Plymouth University has received planning permission for a £14 million state-of-the-art research centre for life-changing health and medical research, at the headquarters of its Peninsula Schools of Medicine and Dentistry at Plymouth Science Park.

Contractors will be appointed in May and work will commence in June. The entire project, including the refurbishment of existing laboratory, research and teaching space, will complete in Autumn 2016.

The 2300 square metre build will house biomedical research currently on the University’s main campus in the city centre. Projects range from the diagnosis of Down’s Syndrome to antibiotic resistance, the use of viral vectors as a way to disseminate vaccines for Ebola and bovine TB, the role of ancient DNA in modern health, genetic influences on post natal depression, and others.

The new building will also include up-to-date stock management for equipment and other supplies, allowing for greater transparency and cost savings, and will house specialist services such as the Plymouth University Systems Biology Centre.

The majority of equipment to be used in the new labs will come from existing labs on the University’s main campus.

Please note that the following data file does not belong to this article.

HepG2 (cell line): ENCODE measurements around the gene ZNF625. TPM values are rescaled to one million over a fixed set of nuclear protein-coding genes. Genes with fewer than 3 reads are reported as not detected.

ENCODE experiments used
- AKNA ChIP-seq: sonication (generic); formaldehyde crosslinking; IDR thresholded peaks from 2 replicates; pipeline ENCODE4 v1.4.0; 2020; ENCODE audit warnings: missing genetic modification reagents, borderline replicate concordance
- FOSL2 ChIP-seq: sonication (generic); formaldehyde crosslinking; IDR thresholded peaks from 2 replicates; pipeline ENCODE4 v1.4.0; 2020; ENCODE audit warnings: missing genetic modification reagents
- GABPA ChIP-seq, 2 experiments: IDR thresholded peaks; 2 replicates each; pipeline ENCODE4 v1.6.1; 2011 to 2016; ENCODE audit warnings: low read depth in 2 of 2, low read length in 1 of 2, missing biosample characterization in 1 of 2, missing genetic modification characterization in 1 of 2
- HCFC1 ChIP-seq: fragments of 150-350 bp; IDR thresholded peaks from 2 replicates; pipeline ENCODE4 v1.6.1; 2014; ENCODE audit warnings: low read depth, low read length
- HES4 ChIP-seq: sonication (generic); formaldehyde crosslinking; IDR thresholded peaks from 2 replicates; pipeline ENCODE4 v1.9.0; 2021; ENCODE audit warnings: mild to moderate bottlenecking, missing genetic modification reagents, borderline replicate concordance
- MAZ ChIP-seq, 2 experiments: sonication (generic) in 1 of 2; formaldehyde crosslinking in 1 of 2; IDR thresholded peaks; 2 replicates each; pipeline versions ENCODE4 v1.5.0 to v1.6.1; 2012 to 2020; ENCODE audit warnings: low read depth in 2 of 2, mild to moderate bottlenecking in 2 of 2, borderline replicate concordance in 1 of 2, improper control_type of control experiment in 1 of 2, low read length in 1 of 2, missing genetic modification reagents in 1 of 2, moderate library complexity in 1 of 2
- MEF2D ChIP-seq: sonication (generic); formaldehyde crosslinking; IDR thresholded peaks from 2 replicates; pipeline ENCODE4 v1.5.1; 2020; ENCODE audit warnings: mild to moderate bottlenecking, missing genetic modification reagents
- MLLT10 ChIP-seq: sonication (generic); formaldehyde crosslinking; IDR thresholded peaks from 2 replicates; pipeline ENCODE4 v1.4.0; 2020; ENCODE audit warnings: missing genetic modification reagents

The new facilities are in addition to existing laboratories on the same site, where scientists investigate a number of conditions, including brain tumours, hepatitis, neuro-degenerative disorders such as Alzheimer’s and Parkinson’s diseases, stroke and cancer.

The position of the new facility is important, because not only will it allow greater collaboration between medical, dental and biomedical researchers at the University, it will also mean that more collaboration can take place with research clinicians from Plymouth Hospitals NHS Trust.

Professor Raymond Playford, Deputy Vice-Chancellor at Plymouth University, commented: 

“Planning permission is the green light which will allow us to develop this new research facility and see us achieve our aspirations as a leader in world class medical and health research. Underpinning this is our outstanding performance in this area in the Research Excellence Framework, the independent ‘audit’ of all research carried out by universities across the UK, which saw us first in the country for the quality of our medical and clinical research outputs.”

He added: 

“Add to this national recognition by two major charities – Brain Tumour Research and Alzheimer’s Research UK – an increase in grant income and more and more research appearing in high level research publications, and we can have every reason to be confident in future research success.”

Professor Robert Sneyd, Dean, Plymouth University Peninsula Schools of Medicine and Dentistry, said: 

“Our new facility will allow us to bring together medical, dental and biomedical research onto one site and to build on our plans to date. These have included incorporating the University’s School of Biomedical and Healthcare Sciences, making significant appointments of leading researchers with international reputations (which has resulted in more collaborations with research institutes around the world) and developing our relationship with clinical researchers at Derriford hospital and further afield.”